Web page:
"(This past summer), we never even knew if we were going to have a season (the Minnesota State High School League didn't finalize going forward with fall sports until Aug. 4, pandemic in mind)," Mia said. "When I finally got word that we were going to be able to play, it wasn't even a feeling of excitement for me, it was more just relief. All of this worry and stress about wondering if we were going to play could go away. Our life could be a little bit more normal."

But just a little bit.

— — —

Scott McCready had been taking note of how one of his St. Charles High School students hadn't seemed himself. This was in December while St. Charles was in the midst of what would turn into a four-month stretch of complete distance learning due to the pandemic, one that only ended last week.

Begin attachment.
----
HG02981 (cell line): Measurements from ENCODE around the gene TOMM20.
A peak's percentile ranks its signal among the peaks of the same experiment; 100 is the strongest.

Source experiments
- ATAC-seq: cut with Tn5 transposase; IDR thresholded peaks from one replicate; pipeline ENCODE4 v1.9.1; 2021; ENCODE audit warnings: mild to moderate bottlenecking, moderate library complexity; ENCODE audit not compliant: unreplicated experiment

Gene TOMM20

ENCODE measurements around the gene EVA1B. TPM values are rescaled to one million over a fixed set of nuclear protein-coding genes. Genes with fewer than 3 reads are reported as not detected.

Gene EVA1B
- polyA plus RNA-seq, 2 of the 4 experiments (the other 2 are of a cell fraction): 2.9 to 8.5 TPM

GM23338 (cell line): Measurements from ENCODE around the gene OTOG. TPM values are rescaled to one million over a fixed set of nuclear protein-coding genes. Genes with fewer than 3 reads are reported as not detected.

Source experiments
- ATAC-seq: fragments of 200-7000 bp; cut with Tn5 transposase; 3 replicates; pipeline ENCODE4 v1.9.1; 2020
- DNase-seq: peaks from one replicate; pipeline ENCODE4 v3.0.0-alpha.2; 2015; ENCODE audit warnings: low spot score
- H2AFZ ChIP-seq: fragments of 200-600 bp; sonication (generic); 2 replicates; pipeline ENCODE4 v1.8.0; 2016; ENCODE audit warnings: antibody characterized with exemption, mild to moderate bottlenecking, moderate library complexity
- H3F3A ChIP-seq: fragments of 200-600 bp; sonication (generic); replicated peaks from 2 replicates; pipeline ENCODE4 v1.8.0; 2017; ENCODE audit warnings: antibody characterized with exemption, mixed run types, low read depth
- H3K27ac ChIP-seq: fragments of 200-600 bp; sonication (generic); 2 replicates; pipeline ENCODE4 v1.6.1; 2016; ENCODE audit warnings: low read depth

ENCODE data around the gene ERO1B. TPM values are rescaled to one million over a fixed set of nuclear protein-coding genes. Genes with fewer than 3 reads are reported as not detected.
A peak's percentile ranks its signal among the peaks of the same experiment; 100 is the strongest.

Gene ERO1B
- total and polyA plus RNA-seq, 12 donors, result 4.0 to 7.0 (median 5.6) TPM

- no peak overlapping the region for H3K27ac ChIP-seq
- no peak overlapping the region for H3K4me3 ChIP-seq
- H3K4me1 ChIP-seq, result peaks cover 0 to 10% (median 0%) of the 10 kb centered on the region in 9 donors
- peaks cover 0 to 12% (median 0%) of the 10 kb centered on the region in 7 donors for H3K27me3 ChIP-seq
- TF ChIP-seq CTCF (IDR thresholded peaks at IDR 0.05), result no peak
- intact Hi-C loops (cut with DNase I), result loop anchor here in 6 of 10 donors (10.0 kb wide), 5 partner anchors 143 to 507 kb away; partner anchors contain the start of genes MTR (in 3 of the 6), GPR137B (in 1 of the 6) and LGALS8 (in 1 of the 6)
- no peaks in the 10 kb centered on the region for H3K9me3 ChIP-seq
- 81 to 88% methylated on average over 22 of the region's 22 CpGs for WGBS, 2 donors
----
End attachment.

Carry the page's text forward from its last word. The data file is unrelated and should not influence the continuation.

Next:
McCready is a long-time math teacher, athletic director and baseball coach at the high school. He'd also been supervising an online study hall this school year. It was during those sessions that he'd become concerned about the aforementioned student.

McCready says it has been the mission of all of the St. Charles High School teachers and coaches during the pandemic — with all of its inherent isolation — to keep an eye out for students and athletes who might need a hand.

McCready had seen enough evidence of that to seek out that seemingly troubled young man.

So he talked to him.

"He told me that he just wanted to get back in school," McCready said. "So I told him that I had something for him."

Ten minutes later, McCready had met the young man outdoors, having brought two baseball gloves and a ball with him that December day. They played catch for 10 minutes together, seeing their breath in that cold air and sorting things out between throws.